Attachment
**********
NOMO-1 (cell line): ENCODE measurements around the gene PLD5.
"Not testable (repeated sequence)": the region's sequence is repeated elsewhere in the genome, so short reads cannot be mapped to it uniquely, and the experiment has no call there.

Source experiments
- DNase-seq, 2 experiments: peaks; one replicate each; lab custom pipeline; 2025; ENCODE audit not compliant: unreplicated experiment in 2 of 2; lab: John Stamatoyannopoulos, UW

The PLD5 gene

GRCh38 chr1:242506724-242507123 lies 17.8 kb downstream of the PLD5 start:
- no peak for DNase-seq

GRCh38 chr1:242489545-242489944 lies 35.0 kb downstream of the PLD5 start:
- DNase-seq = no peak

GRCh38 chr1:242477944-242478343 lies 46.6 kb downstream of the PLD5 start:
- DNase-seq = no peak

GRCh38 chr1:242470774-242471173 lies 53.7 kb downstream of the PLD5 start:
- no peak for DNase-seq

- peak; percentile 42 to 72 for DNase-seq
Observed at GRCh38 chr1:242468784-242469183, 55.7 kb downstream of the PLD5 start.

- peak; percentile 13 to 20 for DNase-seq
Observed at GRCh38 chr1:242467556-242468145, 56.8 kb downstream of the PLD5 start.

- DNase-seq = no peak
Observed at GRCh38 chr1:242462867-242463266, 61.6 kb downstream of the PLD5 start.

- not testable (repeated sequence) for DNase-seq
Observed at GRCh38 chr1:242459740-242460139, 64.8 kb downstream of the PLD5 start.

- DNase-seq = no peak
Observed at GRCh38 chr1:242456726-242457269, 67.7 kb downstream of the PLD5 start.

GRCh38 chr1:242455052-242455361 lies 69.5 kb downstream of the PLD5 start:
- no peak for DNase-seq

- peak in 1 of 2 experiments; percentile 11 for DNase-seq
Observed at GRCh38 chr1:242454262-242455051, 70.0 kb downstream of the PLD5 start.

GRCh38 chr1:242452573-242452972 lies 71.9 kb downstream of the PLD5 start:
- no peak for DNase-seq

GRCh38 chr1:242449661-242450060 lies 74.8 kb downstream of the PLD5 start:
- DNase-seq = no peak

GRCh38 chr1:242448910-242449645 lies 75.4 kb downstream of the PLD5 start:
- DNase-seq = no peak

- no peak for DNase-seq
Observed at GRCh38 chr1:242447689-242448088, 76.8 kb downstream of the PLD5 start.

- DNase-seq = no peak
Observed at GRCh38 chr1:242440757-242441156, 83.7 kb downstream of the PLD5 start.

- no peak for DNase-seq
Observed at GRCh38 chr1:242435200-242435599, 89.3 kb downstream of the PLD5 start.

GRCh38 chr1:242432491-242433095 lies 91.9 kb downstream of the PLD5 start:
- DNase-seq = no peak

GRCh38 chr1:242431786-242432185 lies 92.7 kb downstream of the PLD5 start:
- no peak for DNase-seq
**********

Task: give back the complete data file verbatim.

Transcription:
NOMO-1 (cell line): ENCODE measurements around the gene PLD5.
"Not testable (repeated sequence)": the region's sequence is repeated elsewhere in the genome, so short reads cannot be mapped to it uniquely, and the experiment has no call there.

Source experiments
- DNase-seq, 2 experiments: peaks; one replicate each; lab custom pipeline; 2025; ENCODE audit not compliant: unreplicated experiment in 2 of 2; lab: John Stamatoyannopoulos, UW

The PLD5 gene

GRCh38 chr1:242506724-242507123 lies 17.8 kb downstream of the PLD5 start:
- no peak for DNase-seq

GRCh38 chr1:242489545-242489944 lies 35.0 kb downstream of the PLD5 start:
- DNase-seq = no peak

GRCh38 chr1:242477944-242478343 lies 46.6 kb downstream of the PLD5 start:
- DNase-seq = no peak

GRCh38 chr1:242470774-242471173 lies 53.7 kb downstream of the PLD5 start:
- no peak for DNase-seq

- peak; percentile 42 to 72 for DNase-seq
Observed at GRCh38 chr1:242468784-242469183, 55.7 kb downstream of the PLD5 start.

- peak; percentile 13 to 20 for DNase-seq
Observed at GRCh38 chr1:242467556-242468145, 56.8 kb downstream of the PLD5 start.

- DNase-seq = no peak
Observed at GRCh38 chr1:242462867-242463266, 61.6 kb downstream of the PLD5 start.

- not testable (repeated sequence) for DNase-seq
Observed at GRCh38 chr1:242459740-242460139, 64.8 kb downstream of the PLD5 start.

- DNase-seq = no peak
Observed at GRCh38 chr1:242456726-242457269, 67.7 kb downstream of the PLD5 start.

GRCh38 chr1:242455052-242455361 lies 69.5 kb downstream of the PLD5 start:
- no peak for DNase-seq

- peak in 1 of 2 experiments; percentile 11 for DNase-seq
Observed at GRCh38 chr1:242454262-242455051, 70.0 kb downstream of the PLD5 start.

GRCh38 chr1:242452573-242452972 lies 71.9 kb downstream of the PLD5 start:
- no peak for DNase-seq

GRCh38 chr1:242449661-242450060 lies 74.8 kb downstream of the PLD5 start:
- DNase-seq = no peak

GRCh38 chr1:242448910-242449645 lies 75.4 kb downstream of the PLD5 start:
- DNase-seq = no peak

- no peak for DNase-seq
Observed at GRCh38 chr1:242447689-242448088, 76.8 kb downstream of the PLD5 start.

- DNase-seq = no peak
Observed at GRCh38 chr1:242440757-242441156, 83.7 kb downstream of the PLD5 start.

- no peak for DNase-seq
Observed at GRCh38 chr1:242435200-242435599, 89.3 kb downstream of the PLD5 start.

GRCh38 chr1:242432491-242433095 lies 91.9 kb downstream of the PLD5 start:
- DNase-seq = no peak

GRCh38 chr1:242431786-242432185 lies 92.7 kb downstream of the PLD5 start:
- no peak for DNase-seq